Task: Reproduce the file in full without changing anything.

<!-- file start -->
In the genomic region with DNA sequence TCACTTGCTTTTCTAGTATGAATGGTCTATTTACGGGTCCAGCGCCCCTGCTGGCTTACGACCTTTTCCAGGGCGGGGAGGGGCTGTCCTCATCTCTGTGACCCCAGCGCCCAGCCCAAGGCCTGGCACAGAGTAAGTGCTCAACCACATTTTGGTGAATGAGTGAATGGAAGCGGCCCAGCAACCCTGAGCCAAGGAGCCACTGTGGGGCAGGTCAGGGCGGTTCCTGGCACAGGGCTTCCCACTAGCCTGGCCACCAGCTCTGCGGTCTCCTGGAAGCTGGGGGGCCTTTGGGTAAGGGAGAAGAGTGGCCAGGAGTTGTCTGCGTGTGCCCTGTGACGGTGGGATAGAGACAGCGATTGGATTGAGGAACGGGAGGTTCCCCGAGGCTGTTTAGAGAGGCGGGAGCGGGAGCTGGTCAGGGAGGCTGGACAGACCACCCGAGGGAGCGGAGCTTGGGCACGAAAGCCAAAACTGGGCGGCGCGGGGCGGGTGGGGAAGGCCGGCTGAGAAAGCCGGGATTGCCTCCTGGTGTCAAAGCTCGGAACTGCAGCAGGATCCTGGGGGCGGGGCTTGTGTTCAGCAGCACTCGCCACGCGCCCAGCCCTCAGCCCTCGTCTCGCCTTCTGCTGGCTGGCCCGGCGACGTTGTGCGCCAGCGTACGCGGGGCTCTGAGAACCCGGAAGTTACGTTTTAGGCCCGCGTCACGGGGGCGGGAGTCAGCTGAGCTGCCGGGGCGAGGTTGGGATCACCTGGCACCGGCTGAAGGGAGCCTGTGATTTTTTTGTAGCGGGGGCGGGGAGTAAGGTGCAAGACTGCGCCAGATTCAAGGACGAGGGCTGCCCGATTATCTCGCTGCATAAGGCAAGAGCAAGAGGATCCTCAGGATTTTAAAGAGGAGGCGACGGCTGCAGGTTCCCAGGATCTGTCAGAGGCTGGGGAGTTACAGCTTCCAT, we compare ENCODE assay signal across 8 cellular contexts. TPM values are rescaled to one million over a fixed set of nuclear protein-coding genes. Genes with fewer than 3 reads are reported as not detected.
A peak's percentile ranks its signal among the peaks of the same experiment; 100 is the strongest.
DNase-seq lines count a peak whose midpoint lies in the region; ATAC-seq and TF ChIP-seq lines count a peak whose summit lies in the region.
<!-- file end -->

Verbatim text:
In the genomic region with DNA sequence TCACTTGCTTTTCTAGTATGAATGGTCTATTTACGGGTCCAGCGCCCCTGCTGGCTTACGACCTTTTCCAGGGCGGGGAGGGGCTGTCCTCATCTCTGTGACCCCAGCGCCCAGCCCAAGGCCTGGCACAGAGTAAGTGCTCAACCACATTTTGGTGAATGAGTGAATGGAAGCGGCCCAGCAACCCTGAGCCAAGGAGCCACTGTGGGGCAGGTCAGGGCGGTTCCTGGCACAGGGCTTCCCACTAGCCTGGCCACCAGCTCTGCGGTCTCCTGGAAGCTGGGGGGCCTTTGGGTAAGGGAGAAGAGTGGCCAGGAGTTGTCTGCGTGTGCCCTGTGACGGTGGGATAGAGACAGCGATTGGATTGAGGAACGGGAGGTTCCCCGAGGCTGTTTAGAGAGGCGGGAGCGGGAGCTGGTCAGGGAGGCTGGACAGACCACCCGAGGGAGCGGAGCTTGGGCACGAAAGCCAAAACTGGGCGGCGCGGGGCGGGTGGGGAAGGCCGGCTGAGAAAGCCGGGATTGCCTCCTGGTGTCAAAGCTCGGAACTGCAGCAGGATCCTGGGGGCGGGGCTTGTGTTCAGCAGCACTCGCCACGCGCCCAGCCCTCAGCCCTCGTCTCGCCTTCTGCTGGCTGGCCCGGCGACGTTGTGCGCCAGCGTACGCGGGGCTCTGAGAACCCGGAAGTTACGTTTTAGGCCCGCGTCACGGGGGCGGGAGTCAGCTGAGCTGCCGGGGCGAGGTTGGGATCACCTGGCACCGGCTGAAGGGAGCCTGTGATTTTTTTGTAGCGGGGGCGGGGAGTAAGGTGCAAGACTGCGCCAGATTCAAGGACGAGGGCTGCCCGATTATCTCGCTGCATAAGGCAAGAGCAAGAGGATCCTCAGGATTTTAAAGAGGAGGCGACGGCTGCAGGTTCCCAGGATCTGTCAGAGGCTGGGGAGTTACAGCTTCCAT, we compare ENCODE assay signal across 8 cellular contexts. TPM values are rescaled to one million over a fixed set of nuclear protein-coding genes. Genes with fewer than 3 reads are reported as not detected.
A peak's percentile ranks its signal among the peaks of the same experiment; 100 is the strongest.
DNase-seq lines count a peak whose midpoint lies in the region; ATAC-seq and TF ChIP-seq lines count a peak whose summit lies in the region.